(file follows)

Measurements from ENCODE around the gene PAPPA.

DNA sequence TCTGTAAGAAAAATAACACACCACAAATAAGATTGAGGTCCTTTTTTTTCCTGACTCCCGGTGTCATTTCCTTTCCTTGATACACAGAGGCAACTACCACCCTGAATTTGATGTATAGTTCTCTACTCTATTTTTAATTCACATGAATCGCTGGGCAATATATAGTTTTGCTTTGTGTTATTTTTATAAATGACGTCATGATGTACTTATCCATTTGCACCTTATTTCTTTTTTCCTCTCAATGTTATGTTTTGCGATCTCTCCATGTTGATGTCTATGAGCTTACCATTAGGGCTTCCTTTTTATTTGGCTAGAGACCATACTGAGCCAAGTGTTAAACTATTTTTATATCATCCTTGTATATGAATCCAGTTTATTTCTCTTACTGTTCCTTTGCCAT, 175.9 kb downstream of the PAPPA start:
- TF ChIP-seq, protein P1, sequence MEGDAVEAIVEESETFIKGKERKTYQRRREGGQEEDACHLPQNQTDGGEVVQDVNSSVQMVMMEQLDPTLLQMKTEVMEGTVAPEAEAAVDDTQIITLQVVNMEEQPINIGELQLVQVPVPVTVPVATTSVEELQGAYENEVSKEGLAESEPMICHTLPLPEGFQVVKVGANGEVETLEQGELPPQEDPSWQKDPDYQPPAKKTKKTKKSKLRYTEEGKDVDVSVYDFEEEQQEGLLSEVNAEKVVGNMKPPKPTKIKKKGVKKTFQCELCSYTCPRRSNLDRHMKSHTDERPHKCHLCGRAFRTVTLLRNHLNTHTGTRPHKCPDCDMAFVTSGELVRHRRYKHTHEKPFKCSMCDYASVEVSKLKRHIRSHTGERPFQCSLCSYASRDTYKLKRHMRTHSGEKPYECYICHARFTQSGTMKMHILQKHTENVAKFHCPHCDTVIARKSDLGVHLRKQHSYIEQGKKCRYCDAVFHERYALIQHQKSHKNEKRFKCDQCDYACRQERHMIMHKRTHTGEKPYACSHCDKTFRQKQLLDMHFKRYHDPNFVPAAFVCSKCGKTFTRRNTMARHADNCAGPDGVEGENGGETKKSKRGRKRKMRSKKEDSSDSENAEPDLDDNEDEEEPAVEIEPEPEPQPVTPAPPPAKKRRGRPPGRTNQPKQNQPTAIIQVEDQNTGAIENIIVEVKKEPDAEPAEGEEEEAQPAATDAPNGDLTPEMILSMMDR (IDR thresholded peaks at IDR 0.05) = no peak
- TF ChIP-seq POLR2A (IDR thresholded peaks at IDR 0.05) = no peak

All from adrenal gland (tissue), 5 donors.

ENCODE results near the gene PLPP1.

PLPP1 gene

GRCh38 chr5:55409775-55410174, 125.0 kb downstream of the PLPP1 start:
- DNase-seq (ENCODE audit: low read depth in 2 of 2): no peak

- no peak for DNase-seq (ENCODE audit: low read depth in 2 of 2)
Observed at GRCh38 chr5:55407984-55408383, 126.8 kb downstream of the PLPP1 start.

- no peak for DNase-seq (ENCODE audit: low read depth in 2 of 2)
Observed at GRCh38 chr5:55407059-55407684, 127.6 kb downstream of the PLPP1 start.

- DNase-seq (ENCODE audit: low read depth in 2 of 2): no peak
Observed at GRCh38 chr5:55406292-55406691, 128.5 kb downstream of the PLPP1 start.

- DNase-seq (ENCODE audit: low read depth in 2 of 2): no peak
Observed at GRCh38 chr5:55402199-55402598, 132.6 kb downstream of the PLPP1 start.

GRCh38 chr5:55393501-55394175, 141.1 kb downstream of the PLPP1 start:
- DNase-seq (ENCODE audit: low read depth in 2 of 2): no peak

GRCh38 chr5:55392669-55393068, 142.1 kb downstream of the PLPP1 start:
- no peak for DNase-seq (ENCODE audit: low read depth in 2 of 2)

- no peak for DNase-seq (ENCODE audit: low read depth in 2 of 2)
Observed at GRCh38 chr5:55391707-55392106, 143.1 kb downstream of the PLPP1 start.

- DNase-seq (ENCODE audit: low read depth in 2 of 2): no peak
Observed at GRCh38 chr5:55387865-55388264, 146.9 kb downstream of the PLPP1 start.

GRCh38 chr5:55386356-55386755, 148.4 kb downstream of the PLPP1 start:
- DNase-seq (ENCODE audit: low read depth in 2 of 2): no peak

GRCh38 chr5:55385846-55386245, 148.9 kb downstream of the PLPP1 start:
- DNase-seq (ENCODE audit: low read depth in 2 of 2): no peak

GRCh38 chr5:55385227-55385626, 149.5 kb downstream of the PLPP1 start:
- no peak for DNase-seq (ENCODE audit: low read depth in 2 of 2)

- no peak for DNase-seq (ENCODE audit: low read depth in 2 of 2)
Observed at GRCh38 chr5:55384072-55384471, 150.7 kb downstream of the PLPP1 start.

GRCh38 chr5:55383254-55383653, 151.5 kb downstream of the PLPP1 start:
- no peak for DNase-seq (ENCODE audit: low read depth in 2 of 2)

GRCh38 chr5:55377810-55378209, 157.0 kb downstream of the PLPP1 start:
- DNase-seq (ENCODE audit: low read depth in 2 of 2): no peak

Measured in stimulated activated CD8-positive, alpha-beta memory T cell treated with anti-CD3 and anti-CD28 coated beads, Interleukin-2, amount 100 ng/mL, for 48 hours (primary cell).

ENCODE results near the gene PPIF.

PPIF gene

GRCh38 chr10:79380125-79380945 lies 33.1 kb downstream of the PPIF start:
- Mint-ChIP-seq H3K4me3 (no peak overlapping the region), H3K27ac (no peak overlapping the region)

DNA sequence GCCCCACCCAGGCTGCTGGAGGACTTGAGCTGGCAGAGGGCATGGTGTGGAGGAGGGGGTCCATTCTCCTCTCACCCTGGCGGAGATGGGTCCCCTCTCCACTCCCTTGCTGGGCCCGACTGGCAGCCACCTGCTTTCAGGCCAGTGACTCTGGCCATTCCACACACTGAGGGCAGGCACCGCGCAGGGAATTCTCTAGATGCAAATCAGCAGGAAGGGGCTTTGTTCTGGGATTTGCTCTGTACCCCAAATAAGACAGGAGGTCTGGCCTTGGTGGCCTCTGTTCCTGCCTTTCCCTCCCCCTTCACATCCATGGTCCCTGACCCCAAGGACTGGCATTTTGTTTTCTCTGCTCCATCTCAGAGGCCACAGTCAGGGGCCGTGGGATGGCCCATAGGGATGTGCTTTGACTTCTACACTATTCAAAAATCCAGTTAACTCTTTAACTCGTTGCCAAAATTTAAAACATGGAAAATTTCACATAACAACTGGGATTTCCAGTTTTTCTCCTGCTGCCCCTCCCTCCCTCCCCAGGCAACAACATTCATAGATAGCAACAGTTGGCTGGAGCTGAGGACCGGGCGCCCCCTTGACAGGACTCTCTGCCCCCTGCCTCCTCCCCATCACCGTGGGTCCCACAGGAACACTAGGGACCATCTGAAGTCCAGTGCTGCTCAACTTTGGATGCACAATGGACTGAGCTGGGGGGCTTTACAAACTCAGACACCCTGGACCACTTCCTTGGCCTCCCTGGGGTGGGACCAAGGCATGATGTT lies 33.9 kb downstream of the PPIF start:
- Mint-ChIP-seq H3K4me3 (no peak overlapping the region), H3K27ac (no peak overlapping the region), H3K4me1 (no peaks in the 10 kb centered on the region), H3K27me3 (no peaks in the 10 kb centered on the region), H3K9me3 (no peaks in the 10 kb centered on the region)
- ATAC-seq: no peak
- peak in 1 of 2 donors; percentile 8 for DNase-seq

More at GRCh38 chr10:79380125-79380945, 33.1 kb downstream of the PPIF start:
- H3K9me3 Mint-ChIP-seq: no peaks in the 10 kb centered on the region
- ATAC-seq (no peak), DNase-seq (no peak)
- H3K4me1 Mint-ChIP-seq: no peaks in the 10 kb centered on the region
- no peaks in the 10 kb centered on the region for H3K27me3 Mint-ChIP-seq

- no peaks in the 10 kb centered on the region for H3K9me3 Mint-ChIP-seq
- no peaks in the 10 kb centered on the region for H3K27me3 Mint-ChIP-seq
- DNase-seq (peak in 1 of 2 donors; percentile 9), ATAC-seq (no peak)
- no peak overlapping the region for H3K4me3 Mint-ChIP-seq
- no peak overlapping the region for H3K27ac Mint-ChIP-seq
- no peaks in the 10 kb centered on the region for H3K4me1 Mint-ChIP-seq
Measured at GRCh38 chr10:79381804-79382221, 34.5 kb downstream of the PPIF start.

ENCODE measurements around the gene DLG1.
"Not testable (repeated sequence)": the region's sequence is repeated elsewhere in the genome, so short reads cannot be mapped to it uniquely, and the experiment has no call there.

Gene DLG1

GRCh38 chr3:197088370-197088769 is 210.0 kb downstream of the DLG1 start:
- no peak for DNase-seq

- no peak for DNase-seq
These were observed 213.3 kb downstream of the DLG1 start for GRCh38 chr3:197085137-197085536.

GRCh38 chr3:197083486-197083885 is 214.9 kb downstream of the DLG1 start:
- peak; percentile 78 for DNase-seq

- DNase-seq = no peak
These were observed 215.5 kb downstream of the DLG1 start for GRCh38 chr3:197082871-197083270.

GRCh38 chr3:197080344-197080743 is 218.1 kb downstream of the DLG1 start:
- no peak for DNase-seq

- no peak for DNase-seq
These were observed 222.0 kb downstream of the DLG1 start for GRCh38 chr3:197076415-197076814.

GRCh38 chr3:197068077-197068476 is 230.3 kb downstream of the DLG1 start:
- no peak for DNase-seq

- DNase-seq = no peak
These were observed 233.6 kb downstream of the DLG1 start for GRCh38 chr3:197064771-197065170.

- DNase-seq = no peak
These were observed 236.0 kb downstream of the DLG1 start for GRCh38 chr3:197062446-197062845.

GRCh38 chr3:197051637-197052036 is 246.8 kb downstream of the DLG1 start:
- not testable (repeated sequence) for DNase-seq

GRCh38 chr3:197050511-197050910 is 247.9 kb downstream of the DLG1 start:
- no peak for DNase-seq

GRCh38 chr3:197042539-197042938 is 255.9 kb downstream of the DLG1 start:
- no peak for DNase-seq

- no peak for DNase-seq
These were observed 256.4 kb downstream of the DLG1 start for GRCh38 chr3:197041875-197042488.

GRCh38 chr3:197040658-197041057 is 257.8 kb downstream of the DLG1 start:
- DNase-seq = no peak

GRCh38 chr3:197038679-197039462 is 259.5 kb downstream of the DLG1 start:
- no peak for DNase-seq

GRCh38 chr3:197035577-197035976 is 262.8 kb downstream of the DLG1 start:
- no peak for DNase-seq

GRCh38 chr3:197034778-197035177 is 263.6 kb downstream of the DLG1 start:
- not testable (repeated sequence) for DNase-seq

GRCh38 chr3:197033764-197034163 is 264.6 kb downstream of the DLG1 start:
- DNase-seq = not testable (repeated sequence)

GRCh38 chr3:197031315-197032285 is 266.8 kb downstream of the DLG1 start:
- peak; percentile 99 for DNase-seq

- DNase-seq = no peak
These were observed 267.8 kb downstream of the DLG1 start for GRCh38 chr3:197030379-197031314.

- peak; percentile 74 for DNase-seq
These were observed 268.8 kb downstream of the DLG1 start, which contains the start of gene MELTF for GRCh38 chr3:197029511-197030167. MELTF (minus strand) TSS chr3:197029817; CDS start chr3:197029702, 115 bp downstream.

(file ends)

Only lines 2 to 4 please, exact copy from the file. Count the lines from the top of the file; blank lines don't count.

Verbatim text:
DNA sequence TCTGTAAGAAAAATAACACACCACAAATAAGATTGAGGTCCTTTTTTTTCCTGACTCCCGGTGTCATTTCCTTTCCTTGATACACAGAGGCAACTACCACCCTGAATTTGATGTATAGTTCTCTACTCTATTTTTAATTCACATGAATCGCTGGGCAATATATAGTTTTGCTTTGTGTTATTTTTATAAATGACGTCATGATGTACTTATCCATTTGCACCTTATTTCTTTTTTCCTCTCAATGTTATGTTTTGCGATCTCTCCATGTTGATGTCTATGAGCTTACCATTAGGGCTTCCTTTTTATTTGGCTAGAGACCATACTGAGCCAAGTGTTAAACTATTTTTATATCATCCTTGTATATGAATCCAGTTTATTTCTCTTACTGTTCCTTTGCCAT, 175.9 kb downstream of the PAPPA start:
- TF ChIP-seq, protein P1, sequence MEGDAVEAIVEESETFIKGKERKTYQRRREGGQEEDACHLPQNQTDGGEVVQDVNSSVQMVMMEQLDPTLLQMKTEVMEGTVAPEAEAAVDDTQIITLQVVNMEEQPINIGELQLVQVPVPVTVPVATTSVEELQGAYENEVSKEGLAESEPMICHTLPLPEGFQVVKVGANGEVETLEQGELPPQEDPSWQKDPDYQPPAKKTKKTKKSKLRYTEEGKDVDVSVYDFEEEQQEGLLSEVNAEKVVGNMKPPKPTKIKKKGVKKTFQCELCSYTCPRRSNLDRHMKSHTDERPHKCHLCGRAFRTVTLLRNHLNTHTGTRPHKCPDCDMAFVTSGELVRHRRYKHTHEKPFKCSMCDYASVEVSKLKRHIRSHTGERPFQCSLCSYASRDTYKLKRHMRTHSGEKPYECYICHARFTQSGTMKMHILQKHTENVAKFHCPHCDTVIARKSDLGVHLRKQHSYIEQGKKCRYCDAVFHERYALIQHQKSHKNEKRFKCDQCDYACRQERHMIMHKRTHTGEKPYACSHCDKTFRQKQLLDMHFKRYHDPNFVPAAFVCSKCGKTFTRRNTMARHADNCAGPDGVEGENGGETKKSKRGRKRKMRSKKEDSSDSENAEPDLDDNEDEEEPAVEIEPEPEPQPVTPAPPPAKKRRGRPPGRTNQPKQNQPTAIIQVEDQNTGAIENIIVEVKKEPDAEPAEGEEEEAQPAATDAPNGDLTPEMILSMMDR (IDR thresholded peaks at IDR 0.05) = no peak
- TF ChIP-seq POLR2A (IDR thresholded peaks at IDR 0.05) = no peak